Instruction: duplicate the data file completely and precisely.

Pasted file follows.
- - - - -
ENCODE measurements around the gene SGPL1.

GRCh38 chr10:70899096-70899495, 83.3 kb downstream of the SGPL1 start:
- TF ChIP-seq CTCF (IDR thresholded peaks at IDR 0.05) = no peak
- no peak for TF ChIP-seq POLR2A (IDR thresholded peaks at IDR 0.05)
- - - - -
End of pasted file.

ENCODE measurements around the gene SGPL1.

GRCh38 chr10:70899096-70899495, 83.3 kb downstream of the SGPL1 start:
- TF ChIP-seq CTCF (IDR thresholded peaks at IDR 0.05) = no peak
- no peak for TF ChIP-seq POLR2A (IDR thresholded peaks at IDR 0.05)